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Leo XIII, Lover and Reformer of Liturgical Music

Two hundred and ten years ago, on March 2, 1810, Vincenzo Gioacchino Pecci, who would remain in the memory of the Church as the great pope of the “social question,” was born in Carpineto Romano, south of Rome — Leo XIII (1810–1903).

The wisdom and foresight of this supreme pontiff was well underlined by Benedict XVI: “Every pastor is called to pass on to the People of God ‘wisdom,’ not abstract truths; in other words, a message that combines faith and life, truth, and practical reality. Pope Leo XIII, with the help of the Holy Spirit, was able to do this in one of the most difficult periods of history for the Church by staying faithful to tradition and, at the same time, measuring up to the great open questions” (Pastoral Visit to Carpineto Romano, September 5, 2010).

Leo XIII is not only the great author of the Rerum Novarum, the well known encyclical that underlines Christian teaching in the social field. And he is not only that excellent pastor — he who, as apostolic nuncio, as bishop of Perugia, and as supreme pontiff, has incarnated the Church as teacher with a transparent doctrine and solid Marian piety — that perhaps few know. Leo XIII was also an “amateur [i.e., a lover] of music,” the chronicles narrate.

This attention to music is manifested not only in the satisfaction he felt by attending the performances of classical music in his honor, but also in having brought “to ripening the ecclesiastical legislation on sacred music,” always according to the chronicles of the time. We could not let this anniversary pass without thinking about how much, in the twenty-five years in which he governed the Church (between February 20, 1878 and July 20, 1903), he did in favor of sacred music.

First of all, it must be said that the second half of the 19th century was a time of great efforts to reform church music: the German-speaking countries, France, Spain, England, the United States, and Italy wanted to restore a “true, genuine church music.” In Regensburg, Benedict XVI recalled that “an important contribution to the renewal of sacred music in the nineteenth century was made by a canon of this collegiate church, Carl Joseph Proske (1794–1861). Gregorian chant and classic choral polyphony were integrated into the liturgy. The attention given to liturgical sacred music in the ‘Old Chapel’ was so significant that it reached far beyond the confines of the region, making Regensburg a center for the reform of sacred music, and its influence has continued to the present time” (Greeting during the Blessing of the new organ of Regensburg’s Alte Kapelle, September 13, 2006). Franz Xavier Witt (1834–1888), priest and Proske’s pupil, as well as other church musicians, brought the “tradition of Regensburg” to great bloom: in 1868, Witt founded the General Association of St. Cecilia for the German-speaking countries, approved and confirmed by pontifical right in 1870 by Pius IX. In 1880, thanks to Milanese priest Guerrino Amelli (1848–1933), the General Italian Association of Santa Cecilia was born in Italy (cfr. F. Baggiani, Le radici ceciliane di san Pio X e la riforma della musica sacra).

In a time so ripe for certain practical reforms, Leo XIII on September 24, 1884 issued, by means of the Sacred Congregation of Rites, Regulations for sacred music, in Latin and in Italian, “in order to bring an effective remedy to serious abuses, which got into sacred music in various Italy’s Churches” (cfr. Acta Sanctæ Sedis, XVII, 1884, p. 340). In 23 articles, the norms already given by the Church in this matter are condensed, and the work started by the Cecilian movement for the reform of Catholic Church music: more intelligible texts and less theatrical music.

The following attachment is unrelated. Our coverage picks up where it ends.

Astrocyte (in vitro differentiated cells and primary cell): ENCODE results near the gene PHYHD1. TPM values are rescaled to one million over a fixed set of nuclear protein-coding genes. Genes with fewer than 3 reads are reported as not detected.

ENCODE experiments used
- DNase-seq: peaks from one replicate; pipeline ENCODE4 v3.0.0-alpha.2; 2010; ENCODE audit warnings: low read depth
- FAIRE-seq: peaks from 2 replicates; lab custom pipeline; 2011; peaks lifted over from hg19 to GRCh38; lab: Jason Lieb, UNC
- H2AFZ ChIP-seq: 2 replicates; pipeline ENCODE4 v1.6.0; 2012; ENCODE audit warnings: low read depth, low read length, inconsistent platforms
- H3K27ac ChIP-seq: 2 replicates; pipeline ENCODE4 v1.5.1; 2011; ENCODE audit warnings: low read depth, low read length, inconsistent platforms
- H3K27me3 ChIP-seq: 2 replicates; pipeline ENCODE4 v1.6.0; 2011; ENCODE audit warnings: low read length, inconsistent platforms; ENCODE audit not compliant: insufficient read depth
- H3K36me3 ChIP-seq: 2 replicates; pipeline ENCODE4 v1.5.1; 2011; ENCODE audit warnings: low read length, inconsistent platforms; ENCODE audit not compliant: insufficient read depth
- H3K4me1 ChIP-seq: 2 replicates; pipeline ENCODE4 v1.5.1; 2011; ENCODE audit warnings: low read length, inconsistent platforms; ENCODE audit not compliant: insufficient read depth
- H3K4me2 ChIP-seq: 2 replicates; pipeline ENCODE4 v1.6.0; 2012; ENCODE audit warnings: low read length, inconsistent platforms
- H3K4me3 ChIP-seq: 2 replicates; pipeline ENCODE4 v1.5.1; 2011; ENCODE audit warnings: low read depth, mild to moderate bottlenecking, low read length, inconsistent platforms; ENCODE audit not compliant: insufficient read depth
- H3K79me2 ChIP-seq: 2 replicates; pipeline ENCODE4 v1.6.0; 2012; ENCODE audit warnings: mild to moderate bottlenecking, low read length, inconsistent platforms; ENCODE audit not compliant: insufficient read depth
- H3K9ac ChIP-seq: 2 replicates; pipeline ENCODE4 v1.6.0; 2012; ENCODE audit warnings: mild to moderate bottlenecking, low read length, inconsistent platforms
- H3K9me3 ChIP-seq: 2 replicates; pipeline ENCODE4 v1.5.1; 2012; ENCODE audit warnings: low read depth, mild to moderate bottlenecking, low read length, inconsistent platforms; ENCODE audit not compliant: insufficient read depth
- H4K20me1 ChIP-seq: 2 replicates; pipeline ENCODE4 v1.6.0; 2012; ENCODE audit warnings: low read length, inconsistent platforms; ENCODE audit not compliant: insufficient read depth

On July 6, 1894 the Normæ pro musica sacra were published: a set of new regulations that, “wider and more forgiving,” confirmed the previous decisions regarding Gregorian chant and polyphony and urged, without any imposition, to use the edition of Regensburg (cfr. ASS, XXVII, 1894–95, p. 42).

Also the following documents on the subject, issued during his pontificate, testify to how much the cause of musical restoration mattered to the pope of Carpineto Romano.

The brief Sacrorum concentuum of Leo XIII, dated November 15, 1878, intended to precede the edition of the Antiphonary and Psalter printed by the knight Friedrich Pustet of Regensburg (cfr. ASS, XI, 1916, p. 289).

The decree Romanorum Pontificum sollicitudo of the Sacred Congregation of Rites, dated April 26, 1883, which reconfirmed the authenticity of the editions of Regensburg and encourages — perhaps too little — the research of “musical archeology” of the Solesmes monks (cfr. ASS, XXII, 1889-90, p. 177).

The brief Redditum fuit nobis, dated March 8, 1884, in which the Holy Father expresses to Dom Joseph Pothier, Benedictine of Solesmes and a great expert in musical paleography, his appreciation for the printing, in 1883, of the Liber Gradualis a S. Gregorio Magno olim ordinatus, for use by Benedictine monks (cfr. ASS, XVI, 1883, pp. 465–466).

The decree Quod Sanctus Augustinus of the Sacred Congregation of Rites, dated July 7, 1894, about the uniformity to be preserved in choral singing (cfr. ASS, XXVII, 1894-95, pp. 50-53).

The pope didn’t escape the vast restoration movement, started in 1833 in the Benedictine Abbey of Solesmes in France, thanks to the illustrious names of Dom Prosper Guéranger and Dom Joseph Pothier — to mention the main elaborators of these studies — that came to the new edition of the corpus of Gregorian melodies, which the Church officially approved and adopted in 1904.

He was a philosopher, a diplomat, a politician pope, of course. But Leo XIII should also be remembered as a lover of good music and, especially, as a restorer of liturgical musical art.

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